What Is Nilutamide (Nilandron®)?
Nilandron® (nilutamide) is an androgen receptor inhibitor, also called an antiandrogen or a nonsteroidal antiandrogen (NSAA), used in combination with surgical castration (removal of the testicles), and potentially in combination with LHRH (or GnRH) agonists. It is indicated for use in combination with surgical castration in individuals with metastatic prostate cancer (prostate cancer that has spread to another part of the body). Nilutamide is an orally administered medication that comes in tablet form. Individuals taking Nilutamide should also be monitored for changes in liver functioning as well as for signs of interstitial pneumonitis (also known as interstitial lung disease).
What are the ingredients in nilutamide?
The active ingredient in nilutamide is nilutamide, the nonsteroidal antiandrogen.
How does nilutamide work?
Nilutamide’s active ingredient binds to the androgen receptors in the body. Nilutamide blocks testosterone and other androgens from activating these receptors. Prostate cancer tumors are often fueled to grow by androgens, including testosterone. Turning off the body’s ability to respond to testosterone can potentially halt tumor growth. In addition, nilutamide can be used during early stages of other hormone therapies, such as treatment with Gonadotropin-Releasing Hormone (GnRH) agonists, in order to block the initial surge of testosterone, called tumor flare, that can come along with these medications. The surge of testosterone at the beginning of some of these treatment methods can contribute to rapid tumor growth before it is halted, potentially leading to life-threatening issues such as spinal cord compression.
What are the possible side effects of nilutamide?
Multiple clinical trials evaluated the safety and efficacy of nilutamide. The most common side effects of nilutamide include hot flashes, delayed vision adjustment to darkness, breast pain or enlargement, decreased sex drive, erectile dysfunction, nausea, diarrhea, fatigue, pain, swelling, loss of appetite, constipation, headache, and difficulty sleeping. This is not an exhaustive list of all potential side effects of nilutamide. Talk to your healthcare provider or pharmacist for further information.
Things to note about nilutamide
Several rare but more serious side effects can accompany nilutamide including problems with your liver. Individuals should be closely monitored for signs of these serious side effects, and blood tests to assess liver function should be performed regularly. Patients should take their medication as prescribed by their doctor. Patients should talk to their doctor if they have any questions, or if they have questions regarding their nilutamide regimen. Alert your provider immediately if you notice any of the following symptoms:
- Nausea and vomiting
- Stomach or abdominal pain
- Flu-like symptoms like soreness or muscle aches
- Brown urine
- Yellowing of the skin or whites of eyes (jaundice)
- Loss of appetite
- Inability to urinate
Additionally, although rare, there is a chance of developing interstitial pneumonitis, also called interstitial lung disease, while on nilutamide. You provider will monitor you for signs of interstitial pneumonitis, however, you should alert them immediately if you notice any of the following:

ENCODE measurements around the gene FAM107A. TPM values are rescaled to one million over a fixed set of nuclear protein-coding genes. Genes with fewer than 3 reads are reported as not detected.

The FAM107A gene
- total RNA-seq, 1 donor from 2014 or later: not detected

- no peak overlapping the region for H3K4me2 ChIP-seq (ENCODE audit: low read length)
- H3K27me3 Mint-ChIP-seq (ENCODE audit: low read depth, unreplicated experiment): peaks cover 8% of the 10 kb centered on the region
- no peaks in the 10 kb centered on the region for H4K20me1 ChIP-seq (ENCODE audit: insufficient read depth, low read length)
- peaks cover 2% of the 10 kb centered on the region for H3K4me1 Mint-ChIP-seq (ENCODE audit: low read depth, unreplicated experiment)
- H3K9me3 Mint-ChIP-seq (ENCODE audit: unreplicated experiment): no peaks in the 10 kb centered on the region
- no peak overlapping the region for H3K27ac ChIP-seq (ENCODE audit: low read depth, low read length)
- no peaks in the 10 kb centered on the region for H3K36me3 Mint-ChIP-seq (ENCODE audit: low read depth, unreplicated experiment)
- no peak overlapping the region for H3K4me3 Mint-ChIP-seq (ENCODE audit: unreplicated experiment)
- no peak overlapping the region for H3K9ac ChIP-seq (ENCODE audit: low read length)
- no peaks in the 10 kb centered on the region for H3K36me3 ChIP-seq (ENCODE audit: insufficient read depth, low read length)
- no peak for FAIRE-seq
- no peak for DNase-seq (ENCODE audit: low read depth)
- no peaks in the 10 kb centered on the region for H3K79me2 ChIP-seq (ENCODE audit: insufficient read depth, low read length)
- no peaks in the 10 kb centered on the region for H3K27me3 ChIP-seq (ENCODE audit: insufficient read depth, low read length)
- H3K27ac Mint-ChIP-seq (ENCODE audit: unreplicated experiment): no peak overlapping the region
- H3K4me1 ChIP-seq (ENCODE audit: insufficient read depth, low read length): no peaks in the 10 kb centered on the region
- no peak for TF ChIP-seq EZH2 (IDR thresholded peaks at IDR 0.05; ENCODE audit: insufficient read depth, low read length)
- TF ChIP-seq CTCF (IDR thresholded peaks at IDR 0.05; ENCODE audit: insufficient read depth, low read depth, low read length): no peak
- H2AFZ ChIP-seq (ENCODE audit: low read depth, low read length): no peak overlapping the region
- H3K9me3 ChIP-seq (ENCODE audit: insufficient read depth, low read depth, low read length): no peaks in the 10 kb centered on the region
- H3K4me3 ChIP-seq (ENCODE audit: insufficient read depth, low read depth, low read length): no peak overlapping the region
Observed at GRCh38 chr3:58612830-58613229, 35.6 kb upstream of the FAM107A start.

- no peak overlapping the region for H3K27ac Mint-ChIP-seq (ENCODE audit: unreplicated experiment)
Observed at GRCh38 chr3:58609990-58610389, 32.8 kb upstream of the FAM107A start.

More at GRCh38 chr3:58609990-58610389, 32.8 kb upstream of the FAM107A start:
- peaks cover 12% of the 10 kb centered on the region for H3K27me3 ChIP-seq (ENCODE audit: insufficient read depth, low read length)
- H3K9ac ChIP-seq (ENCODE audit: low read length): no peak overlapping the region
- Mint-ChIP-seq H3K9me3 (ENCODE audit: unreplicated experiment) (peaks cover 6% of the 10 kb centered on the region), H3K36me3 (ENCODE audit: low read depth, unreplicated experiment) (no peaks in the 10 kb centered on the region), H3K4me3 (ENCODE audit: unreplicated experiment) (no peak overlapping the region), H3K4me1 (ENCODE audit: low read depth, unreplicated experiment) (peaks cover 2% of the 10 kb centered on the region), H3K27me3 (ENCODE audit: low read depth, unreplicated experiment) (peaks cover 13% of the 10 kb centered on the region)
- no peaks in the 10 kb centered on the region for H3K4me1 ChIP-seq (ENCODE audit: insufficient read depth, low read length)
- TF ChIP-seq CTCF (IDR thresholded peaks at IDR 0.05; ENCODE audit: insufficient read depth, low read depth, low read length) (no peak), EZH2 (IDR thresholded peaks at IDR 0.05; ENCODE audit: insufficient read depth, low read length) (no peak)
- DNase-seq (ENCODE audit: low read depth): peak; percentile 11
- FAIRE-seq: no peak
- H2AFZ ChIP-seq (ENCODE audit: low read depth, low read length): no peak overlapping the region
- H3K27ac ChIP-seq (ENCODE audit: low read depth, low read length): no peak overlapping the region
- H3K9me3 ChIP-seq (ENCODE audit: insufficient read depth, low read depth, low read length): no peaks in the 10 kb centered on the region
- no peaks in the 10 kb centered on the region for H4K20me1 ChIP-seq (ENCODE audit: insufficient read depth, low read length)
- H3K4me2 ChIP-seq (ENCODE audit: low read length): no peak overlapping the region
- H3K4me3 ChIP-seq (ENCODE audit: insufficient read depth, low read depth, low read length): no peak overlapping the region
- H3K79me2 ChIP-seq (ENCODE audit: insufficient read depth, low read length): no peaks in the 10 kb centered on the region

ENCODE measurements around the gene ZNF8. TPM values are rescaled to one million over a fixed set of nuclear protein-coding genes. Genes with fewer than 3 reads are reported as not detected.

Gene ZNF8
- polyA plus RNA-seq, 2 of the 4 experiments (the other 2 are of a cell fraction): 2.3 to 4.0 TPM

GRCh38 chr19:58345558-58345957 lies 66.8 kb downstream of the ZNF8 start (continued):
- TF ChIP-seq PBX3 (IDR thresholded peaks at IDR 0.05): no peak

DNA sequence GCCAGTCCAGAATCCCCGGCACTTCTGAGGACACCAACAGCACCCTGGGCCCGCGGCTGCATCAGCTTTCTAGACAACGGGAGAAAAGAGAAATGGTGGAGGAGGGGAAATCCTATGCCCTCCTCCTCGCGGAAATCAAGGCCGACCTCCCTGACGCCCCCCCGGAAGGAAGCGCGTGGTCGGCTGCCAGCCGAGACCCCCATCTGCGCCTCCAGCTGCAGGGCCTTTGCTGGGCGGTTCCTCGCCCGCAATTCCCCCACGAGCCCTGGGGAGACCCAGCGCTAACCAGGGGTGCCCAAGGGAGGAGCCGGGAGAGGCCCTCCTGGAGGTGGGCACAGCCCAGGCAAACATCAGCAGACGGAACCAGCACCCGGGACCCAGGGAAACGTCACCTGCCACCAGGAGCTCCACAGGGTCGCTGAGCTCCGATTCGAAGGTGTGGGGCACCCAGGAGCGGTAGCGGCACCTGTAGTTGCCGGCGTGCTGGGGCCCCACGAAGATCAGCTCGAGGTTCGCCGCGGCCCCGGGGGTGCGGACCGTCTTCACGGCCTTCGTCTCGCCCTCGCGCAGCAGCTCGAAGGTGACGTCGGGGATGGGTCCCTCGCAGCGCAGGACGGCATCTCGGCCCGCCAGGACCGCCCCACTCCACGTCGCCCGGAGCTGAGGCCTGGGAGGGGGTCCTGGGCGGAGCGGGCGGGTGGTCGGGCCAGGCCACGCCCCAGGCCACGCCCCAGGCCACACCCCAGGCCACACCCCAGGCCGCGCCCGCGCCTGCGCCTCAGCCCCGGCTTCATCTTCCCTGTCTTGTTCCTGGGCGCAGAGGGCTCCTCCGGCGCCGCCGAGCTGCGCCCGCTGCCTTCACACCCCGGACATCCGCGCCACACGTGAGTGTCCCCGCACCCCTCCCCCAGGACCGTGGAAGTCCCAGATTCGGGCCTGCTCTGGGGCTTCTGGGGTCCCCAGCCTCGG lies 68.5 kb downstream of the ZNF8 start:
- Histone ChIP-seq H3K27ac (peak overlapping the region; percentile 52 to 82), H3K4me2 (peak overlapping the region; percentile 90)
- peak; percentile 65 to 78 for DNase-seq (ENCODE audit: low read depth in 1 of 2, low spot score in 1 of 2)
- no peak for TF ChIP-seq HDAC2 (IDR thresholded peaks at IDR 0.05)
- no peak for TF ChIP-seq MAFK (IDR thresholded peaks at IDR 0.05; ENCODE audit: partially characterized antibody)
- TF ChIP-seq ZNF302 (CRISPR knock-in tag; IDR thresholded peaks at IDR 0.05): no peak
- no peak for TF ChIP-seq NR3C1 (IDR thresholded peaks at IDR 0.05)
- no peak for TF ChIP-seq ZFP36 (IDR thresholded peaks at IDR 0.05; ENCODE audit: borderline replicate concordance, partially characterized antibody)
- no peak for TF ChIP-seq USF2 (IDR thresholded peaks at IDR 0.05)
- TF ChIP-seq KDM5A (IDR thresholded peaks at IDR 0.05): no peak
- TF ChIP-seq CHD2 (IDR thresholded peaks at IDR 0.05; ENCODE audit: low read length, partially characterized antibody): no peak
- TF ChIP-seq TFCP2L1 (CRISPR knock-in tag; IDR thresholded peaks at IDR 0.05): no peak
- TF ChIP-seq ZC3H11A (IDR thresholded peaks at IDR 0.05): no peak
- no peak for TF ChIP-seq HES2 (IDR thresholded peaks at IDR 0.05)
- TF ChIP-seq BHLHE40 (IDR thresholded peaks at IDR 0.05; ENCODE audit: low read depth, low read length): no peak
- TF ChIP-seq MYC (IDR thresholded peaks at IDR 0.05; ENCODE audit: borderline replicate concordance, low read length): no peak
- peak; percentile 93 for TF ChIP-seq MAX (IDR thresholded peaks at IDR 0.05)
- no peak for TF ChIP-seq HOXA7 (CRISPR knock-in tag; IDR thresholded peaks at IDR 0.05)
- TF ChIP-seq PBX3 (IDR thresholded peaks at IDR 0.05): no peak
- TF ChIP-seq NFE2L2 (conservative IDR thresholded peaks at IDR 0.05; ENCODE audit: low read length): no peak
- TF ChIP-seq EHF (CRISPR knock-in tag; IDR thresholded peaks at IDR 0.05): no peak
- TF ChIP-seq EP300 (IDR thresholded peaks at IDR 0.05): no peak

- Difficulty breathing
- Chest pain
Before starting nilutamide talk to your provider if you:
- Have any liver, heart, kidney, or lung problems
- Are taking any blood thinners
- Have a partner who is pregnant or could become pregnant
- Have any other medical conditions
- Are currently taking any other medications, vitamins, or herbal supplements
You should also contact your provider if you notice any signs of an allergic reaction to the medication, including chest pain or difficulty breathing. Since drowsiness, blurred vision, or dizziness may occur, individuals on nilutamide should refrain from operating heavy machinery, or driving unless specifically instructed otherwise. It is also important to drink substantial amounts of water while taking nilutamide. Alcohol should be avoided while taking nilutamide, because the combination may cause a bad reaction. It is also important to consult the prescribing information for any other medications taken with nilutamide, including LHRH agonists.
Nilutamide is administered orally and is commonly taken with a LHRH (or GnRH) agonist or immediately after castration surgery. Typically, nilutamide is taken once daily and comes in a 150 mg tablet. Your provider will determine the appropriate dosage and administration schedule for you, as well as the appropriate dosage and administration of any other medications taken with nilutamide. It is important to follow this schedule exactly as instructed, and not to stop taking nilutamide or any accompanying medications on your own. If you miss a dose of nilutamide take your prescribed dose as soon as you remember. If you remember near the time of the next dose, skip the missed dose and take your regularly scheduled dosage as normal, and do not try to make up for missed doses. Nilutamide can be taken with or without food. If you take too much nilutamide, seek emergency medical attention immediately.1
- Nilandron Prescribing Information. Sanofi Aventis. June 2006. Available from: http://products.sanofi.us/nilandron/nilandron.html